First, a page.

It’s one of the biggest issues currently being addressed in Poznan: How can we stop the burning of forests as poor people burn firewood to make a living? Wood is also increasingly popular as a biomass fuel. So what’s the deal? Can we burn wood and not impact the environment?
The quick answer is that so long as the wood comes from a well managed forest, you’re more or less in the clear. And in case you are worried about the ecological impact of the smoke and the carbon dioxide emissions, this recent article in The Telegraph newspaper points out that because wood is a biomass fuel, burning is is carbon neutral – when you burn wood, it releases the exact amount of carbon dioxide that it absorbed when growing. It may actually be better to burn wood in some cases because when wood decomposes, it slowly lets go of the carbon it soaked up, a process which in many cases goes by unaccounted for (also read my article Clearing Forests Of Dead Wood Prevents Massive CO2 Emissions). So long as replanting matches harvesting your burning it will not lead to an increase of CO2 in the atmosphere. Far more serious is what happens in the rainforests in Asia. The impact of people’s burning of firewood is dramatic because it leads to the loss of natural forests.
In Great Britain, many traditional woodlands could be used to create firewood and charcoal. So the production of charcoal and firewood -an economic incentive- actually could help to sustain the forests. The UK currently imports 90% of its charcoal from Asia. This means that the product has to come from a long distance, impacting on the UK’s national carbon footprint. What’s worse, in many cases the charcoal and firewood comes from uncertified sources, i.e. rainforests. Plus, the products tend to have been treated with harsh chemical solutions.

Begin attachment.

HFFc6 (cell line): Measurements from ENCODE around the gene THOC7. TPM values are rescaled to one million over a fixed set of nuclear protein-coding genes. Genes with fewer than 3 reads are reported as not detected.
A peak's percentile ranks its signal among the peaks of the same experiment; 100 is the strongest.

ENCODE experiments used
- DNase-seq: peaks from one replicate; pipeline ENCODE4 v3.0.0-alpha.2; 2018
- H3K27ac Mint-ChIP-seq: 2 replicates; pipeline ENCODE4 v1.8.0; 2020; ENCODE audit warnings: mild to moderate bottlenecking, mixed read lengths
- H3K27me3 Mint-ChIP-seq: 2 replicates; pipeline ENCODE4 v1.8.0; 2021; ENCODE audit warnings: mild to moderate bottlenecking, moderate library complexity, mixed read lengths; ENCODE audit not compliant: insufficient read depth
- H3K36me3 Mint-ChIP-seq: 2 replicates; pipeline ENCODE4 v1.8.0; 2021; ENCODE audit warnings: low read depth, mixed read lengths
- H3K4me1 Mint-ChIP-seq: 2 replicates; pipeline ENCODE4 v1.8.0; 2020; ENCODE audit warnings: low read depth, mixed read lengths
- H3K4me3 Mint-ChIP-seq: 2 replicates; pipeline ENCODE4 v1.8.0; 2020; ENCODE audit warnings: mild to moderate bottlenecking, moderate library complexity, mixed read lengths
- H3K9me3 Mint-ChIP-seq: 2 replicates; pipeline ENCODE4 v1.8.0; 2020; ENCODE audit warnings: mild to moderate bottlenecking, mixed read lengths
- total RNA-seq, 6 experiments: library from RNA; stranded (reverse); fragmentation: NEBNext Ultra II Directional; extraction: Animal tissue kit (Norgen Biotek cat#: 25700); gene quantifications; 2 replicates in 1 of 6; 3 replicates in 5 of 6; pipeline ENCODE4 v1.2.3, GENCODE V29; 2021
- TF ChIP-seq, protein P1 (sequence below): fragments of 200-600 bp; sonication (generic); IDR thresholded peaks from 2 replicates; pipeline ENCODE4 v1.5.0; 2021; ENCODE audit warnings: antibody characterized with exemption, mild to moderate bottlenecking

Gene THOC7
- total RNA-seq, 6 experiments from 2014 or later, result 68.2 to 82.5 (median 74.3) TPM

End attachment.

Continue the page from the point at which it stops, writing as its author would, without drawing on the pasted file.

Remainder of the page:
An organization called the BioRegional Charcoal Company Ltd (BRCC) tries to step in here. It was created in 1995 by the environmentalist organization the BioRegional Development Group, and the British Charcoal Group. Plan is to make Britain self reliant for its charcoal, firewood and kindling requirements. The concept by which the BRCC operates on a daily basis has been tipped as a model that could be used for replication in many other local-to-wholesale projects. The BRCC comprises a kind of ‚Äòcooperative’ of 25 producers who work together as a single supplier of high quality charcoal, kindling and firewood to retailers throughout the country. Needless to say; each retailer that is supplied is matched with the most local producer in the network. Local to wholesale is the concept from start to finish.
The cooperative has calculated that retailers buying its produce reduce carbon emissions generated from the transport of charcoal from producer to store by 85%. An added attraction is that the local charcoal and firewood is invariably of superior quality than any imported charcoal. The reason is that BRCC’s network of charcoal burners and woodland workers use wood feedstock from local coppice woodland and thinnings, according to the network’s spokespeople. They point out that this wood used is independently certified by The Forest Stewardship Council (FSC), which is the most important guarantee you might find in the world.
“Our producers make UK charcoal, firewood and kindling, using wood from sustainably managed, traditional UK woodlands before delivering them to major retailers as locally as possible,” according to the opening lines of the organization’s website. The network is supported by the World Wildlife Fund and its biggest client is B&Q, a do-it-yourself retailer.
BRCC’s turnover reaches 300 tonnes of charcoal annually and firewood sales average 900 tonnes. Kindling 135 tonnes per annum. “The company has proved that it is technically possible to coordinate a successful supplier network of local producers and develop a domestic income stream that supports woodland communities”, according to a report.
It’s one of those initiatives of which there are so many around in the UK and which people in the US should definitely begin to share in.